06 Aug Why Old Wiring Could Be a Health Hazard
When you buy a new commercial or residential property, it’s always wise to get a comprehensive and unflinching report of the health of the electrical systems. Though it may seem like a minor issue at first, old and outmoded wiring can be a serious hazard to the health of the property and that of those that live and work within it.
But why, exactly, is that the case? After all, the technology behind wiring can’t have changed that much over the years, can it?
The answer is yes, and the bad news is that old wiring can often lead to fires within your building. For those operating commercial premises, that can be a total disaster on a number of levels, so how can do you know your wiring is up to date?
The first step to understanding the health of your wiring is to think about the age of your building. Older premises are much more likely to have old, outmoded wiring within them. More modern buildings, like those constructed in the 1980s and later, are unlikely to need a complete rewiring, although you shouldn’t rule it out.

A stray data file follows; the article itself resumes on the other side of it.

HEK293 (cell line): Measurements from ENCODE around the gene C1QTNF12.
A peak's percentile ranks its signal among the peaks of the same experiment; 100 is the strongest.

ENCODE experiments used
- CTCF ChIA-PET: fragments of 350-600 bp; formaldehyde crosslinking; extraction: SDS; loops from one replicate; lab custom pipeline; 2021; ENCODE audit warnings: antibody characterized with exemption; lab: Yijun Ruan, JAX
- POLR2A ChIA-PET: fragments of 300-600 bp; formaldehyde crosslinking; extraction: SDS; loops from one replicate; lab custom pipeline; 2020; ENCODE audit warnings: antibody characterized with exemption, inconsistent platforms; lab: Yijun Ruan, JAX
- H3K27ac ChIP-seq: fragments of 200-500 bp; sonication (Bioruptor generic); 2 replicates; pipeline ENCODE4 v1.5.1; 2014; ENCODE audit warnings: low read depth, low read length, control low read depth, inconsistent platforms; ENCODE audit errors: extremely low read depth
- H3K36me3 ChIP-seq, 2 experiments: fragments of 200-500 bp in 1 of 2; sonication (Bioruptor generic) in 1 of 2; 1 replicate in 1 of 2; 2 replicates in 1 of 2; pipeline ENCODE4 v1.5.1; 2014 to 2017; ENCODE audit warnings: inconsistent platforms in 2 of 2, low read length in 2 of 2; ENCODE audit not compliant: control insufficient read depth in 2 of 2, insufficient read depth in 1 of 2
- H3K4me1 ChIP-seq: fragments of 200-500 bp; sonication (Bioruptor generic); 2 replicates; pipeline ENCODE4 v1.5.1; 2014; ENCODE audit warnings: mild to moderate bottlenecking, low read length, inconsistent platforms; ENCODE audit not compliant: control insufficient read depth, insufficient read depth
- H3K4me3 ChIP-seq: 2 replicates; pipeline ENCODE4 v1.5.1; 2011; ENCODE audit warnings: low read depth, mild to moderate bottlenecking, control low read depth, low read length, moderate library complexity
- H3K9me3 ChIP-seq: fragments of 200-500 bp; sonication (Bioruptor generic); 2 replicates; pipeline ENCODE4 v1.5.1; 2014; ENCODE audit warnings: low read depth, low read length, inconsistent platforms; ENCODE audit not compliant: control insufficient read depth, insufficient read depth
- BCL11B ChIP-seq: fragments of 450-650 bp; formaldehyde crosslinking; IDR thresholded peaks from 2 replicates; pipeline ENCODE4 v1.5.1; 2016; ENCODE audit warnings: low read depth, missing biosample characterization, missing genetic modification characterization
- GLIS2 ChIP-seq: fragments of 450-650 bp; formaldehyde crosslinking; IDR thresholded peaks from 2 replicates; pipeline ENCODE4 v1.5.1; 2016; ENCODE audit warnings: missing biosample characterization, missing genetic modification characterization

Many buildings wired up before 1984 didn’t utilise earth cables, and often used aluminium wire rather than the much safer and less flammable copper wire. Astonishingly, aluminium wire is over 55 times more likely to cause a fire than copper due to the extremely high operating temperatures it outputs in usage.
When attempting to determine the age of your wires, look out for the following:
- Round pin plugs still in usage
- An old consumer unit
- Cables coated in black rubber, lead or fabric (phased out in the ‘60s)
- A fuse box with a wooden back, cast iron switches or a mixture of fuse boxes
- Metal conduit running to the sockets or lights
- Wall mounted light switches in the bathrooms
If the wiring in your property is showing any of these issues, the time is right to call a professional and qualified electrician to pass their eye over the state of your wiring. Leaving it to chance is not only a violation of a number of regulations, but a grave risk to take for the health of your staff and yourself.